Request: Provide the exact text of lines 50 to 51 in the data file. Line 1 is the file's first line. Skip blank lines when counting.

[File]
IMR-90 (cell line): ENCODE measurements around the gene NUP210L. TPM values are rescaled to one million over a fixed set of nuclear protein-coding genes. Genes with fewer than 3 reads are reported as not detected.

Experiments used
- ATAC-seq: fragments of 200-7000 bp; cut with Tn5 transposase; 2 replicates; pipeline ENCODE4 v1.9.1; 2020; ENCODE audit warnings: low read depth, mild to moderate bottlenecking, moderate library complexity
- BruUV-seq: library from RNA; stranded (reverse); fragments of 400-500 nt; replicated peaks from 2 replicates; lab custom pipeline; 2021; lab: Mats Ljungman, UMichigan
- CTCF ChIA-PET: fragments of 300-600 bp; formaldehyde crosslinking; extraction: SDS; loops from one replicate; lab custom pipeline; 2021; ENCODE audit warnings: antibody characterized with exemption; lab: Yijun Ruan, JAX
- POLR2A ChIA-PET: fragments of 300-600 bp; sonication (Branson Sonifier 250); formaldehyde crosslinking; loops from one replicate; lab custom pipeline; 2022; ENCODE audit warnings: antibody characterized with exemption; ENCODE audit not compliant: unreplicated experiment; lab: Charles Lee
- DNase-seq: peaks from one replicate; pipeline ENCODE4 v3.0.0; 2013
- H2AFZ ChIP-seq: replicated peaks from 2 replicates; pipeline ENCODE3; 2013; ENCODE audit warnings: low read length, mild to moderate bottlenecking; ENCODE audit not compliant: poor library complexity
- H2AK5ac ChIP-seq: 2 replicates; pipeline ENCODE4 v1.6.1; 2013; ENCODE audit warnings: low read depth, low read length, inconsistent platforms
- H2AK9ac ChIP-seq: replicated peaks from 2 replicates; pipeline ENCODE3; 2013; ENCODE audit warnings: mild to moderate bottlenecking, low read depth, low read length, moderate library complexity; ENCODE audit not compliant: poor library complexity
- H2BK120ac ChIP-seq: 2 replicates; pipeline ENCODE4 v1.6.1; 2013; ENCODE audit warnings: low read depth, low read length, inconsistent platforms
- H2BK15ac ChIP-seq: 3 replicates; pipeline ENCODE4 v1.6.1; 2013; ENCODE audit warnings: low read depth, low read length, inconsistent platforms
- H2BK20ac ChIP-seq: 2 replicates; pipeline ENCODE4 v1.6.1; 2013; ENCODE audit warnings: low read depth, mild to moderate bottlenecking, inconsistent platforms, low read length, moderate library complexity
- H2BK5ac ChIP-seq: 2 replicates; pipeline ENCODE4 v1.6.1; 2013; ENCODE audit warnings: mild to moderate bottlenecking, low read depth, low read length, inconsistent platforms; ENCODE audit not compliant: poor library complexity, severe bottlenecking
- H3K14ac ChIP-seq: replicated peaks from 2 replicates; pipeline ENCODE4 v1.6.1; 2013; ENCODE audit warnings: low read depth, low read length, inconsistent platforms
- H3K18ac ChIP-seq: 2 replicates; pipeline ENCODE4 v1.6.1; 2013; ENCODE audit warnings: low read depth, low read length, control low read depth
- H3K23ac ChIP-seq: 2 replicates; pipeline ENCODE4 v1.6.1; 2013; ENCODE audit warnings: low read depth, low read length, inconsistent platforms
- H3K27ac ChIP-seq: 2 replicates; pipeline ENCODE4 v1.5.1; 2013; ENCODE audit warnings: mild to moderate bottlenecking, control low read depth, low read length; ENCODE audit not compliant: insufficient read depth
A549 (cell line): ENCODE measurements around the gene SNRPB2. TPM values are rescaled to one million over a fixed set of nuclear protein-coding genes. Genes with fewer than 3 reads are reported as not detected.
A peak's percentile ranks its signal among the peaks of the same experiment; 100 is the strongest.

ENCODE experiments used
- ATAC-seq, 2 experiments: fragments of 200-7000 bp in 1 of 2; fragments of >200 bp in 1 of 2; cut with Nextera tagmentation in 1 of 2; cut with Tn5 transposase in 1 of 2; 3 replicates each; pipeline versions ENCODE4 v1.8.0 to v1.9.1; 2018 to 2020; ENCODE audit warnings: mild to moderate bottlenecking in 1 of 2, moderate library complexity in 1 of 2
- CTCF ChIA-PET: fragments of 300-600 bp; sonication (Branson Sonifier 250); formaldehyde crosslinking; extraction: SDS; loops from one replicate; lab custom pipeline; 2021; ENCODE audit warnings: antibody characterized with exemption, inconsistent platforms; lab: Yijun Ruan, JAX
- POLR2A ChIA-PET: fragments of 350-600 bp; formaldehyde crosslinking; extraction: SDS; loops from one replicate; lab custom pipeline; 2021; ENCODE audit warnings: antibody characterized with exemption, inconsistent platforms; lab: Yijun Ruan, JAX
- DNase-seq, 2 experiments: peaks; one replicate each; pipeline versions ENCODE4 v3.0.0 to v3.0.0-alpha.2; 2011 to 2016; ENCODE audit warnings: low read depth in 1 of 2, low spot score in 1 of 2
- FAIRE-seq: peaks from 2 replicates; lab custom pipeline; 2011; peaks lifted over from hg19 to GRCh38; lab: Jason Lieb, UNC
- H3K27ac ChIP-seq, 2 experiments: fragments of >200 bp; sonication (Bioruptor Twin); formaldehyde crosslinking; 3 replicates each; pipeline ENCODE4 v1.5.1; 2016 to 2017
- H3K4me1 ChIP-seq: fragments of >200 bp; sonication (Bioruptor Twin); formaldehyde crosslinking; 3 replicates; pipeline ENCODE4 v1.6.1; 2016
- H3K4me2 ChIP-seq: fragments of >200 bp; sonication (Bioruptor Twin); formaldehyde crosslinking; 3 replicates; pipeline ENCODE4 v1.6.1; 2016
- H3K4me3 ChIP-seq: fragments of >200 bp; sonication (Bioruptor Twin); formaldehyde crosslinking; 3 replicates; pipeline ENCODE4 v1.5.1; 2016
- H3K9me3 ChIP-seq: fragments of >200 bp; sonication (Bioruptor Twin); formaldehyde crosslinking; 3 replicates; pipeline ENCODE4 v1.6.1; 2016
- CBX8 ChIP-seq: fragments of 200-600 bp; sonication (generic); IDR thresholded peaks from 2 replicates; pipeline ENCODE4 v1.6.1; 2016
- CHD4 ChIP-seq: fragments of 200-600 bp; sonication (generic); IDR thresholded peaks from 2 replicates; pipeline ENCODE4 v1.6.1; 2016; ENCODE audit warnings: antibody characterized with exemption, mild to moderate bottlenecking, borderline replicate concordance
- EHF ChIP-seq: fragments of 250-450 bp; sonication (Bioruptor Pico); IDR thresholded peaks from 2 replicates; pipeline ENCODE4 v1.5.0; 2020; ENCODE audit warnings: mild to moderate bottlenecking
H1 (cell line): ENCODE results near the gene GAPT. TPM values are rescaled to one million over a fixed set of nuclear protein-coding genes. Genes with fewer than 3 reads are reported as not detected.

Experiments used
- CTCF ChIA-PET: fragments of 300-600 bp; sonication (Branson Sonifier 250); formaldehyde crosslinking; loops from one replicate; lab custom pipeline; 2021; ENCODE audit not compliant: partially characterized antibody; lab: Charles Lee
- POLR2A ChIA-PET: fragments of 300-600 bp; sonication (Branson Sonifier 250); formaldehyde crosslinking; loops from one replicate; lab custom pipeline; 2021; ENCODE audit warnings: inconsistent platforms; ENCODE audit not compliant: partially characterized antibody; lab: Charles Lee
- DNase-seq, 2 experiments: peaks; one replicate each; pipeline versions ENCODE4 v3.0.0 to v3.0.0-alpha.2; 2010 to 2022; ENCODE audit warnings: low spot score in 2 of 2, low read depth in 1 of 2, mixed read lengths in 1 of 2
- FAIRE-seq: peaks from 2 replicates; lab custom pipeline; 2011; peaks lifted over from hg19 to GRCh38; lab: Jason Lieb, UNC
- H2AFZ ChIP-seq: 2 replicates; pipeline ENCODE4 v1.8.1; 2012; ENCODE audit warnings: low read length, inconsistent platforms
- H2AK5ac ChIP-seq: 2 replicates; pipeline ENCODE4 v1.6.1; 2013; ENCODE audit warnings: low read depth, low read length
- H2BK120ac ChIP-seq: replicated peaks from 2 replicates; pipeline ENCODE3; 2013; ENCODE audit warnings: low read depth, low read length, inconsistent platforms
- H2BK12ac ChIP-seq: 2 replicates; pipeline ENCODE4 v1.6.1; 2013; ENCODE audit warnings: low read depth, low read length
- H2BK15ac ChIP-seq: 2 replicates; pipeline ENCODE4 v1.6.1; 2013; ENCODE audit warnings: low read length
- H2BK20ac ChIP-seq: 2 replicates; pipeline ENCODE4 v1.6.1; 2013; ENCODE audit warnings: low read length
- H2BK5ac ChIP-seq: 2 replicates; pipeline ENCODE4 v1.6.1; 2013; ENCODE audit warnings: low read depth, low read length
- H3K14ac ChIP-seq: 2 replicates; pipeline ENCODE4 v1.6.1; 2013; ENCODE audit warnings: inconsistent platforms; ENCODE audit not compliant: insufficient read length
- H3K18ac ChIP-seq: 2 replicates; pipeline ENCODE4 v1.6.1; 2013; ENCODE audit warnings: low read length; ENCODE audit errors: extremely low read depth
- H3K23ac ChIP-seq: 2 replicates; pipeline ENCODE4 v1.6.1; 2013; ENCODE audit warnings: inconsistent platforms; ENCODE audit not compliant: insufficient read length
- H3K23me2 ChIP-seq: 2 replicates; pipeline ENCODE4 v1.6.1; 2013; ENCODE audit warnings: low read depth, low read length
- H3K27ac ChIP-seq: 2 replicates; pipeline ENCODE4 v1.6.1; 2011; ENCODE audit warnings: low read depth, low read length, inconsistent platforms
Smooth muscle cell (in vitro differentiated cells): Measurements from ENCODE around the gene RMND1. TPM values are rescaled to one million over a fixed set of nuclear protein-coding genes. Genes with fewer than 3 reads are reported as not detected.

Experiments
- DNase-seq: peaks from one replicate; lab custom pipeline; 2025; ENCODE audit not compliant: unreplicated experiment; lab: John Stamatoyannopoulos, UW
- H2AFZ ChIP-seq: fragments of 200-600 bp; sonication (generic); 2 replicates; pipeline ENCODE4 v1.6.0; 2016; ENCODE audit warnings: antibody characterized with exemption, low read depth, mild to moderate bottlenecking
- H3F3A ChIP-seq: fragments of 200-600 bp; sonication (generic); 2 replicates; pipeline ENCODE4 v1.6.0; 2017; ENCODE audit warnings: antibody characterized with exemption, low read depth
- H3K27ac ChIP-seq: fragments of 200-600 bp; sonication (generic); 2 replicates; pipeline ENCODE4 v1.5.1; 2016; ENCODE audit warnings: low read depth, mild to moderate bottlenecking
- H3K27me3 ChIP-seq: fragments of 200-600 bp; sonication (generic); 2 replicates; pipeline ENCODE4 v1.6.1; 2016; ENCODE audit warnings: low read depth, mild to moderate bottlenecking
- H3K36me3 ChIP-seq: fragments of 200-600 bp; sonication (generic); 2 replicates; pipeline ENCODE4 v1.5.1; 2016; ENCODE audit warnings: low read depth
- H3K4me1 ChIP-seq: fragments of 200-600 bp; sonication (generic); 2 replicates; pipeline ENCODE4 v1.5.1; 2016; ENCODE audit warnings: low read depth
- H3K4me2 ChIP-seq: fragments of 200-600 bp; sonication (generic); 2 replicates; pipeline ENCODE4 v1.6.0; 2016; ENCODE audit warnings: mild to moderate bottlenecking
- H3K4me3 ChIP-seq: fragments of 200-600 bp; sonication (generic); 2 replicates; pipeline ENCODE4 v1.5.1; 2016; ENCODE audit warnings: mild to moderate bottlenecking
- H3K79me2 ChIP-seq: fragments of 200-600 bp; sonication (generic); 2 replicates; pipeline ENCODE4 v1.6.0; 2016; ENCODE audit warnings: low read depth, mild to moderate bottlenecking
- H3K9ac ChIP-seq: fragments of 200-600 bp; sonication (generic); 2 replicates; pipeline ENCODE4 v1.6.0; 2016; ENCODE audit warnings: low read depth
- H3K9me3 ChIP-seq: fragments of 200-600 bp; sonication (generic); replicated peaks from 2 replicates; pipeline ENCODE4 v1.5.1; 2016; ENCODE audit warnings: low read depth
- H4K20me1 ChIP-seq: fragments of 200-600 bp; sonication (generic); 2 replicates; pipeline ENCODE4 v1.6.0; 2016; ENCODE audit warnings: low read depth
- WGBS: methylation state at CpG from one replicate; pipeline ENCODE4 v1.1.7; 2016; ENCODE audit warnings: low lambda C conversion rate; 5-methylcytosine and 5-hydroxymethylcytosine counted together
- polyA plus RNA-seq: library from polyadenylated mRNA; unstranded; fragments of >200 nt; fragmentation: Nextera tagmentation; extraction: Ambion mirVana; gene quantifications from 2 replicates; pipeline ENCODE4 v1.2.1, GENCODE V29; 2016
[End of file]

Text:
- H3K23ac ChIP-seq: 2 replicates; pipeline ENCODE4 v1.6.1; 2013; ENCODE audit warnings: inconsistent platforms; ENCODE audit not compliant: insufficient read length
- H3K23me2 ChIP-seq: 2 replicates; pipeline ENCODE4 v1.6.1; 2013; ENCODE audit warnings: low read depth, low read length